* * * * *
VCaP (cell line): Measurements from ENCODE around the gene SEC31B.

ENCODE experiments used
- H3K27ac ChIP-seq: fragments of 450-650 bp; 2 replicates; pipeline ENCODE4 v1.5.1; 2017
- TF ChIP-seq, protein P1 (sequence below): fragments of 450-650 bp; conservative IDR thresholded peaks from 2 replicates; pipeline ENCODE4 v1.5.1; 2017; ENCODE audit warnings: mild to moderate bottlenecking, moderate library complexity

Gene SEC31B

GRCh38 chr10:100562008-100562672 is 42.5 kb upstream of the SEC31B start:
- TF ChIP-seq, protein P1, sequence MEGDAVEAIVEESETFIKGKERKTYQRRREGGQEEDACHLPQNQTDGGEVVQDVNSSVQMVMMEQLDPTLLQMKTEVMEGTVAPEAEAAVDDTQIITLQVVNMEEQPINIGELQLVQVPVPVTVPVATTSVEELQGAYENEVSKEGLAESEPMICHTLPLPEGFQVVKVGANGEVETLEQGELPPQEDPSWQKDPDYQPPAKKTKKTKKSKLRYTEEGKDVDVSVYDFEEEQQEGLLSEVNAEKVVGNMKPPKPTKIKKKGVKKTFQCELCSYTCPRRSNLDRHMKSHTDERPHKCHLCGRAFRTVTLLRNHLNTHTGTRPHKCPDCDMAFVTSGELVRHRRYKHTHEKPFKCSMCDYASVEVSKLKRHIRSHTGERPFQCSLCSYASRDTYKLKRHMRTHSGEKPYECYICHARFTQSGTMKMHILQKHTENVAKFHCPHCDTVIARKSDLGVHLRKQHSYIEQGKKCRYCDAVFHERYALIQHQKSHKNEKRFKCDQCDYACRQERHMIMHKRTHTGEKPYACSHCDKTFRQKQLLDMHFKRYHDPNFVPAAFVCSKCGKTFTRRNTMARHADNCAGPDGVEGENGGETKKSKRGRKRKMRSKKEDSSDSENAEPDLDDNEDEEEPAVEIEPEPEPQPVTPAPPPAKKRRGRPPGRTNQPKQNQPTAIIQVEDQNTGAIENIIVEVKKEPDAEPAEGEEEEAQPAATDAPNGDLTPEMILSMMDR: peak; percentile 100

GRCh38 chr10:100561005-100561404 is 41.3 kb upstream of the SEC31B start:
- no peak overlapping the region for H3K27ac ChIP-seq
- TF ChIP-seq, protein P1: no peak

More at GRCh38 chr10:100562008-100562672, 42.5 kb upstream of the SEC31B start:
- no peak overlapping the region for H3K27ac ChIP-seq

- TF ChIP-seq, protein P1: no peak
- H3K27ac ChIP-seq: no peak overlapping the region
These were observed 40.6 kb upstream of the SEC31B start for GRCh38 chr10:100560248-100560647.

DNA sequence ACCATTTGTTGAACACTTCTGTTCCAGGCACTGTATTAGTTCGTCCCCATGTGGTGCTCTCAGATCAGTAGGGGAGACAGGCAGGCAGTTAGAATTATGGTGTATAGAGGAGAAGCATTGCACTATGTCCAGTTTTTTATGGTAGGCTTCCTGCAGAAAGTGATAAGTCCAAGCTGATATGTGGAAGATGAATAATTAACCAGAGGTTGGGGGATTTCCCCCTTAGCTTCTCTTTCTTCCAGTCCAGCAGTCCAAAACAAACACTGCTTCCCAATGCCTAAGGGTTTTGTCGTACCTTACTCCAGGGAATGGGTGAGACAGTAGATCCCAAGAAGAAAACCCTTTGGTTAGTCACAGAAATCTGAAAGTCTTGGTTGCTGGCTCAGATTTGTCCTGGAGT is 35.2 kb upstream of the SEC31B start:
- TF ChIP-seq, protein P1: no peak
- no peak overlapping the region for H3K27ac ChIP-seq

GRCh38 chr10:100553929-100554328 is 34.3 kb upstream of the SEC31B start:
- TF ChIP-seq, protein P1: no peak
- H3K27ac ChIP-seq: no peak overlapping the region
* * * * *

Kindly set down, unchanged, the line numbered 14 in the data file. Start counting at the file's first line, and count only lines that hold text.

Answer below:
- H3K27ac ChIP-seq: no peak overlapping the region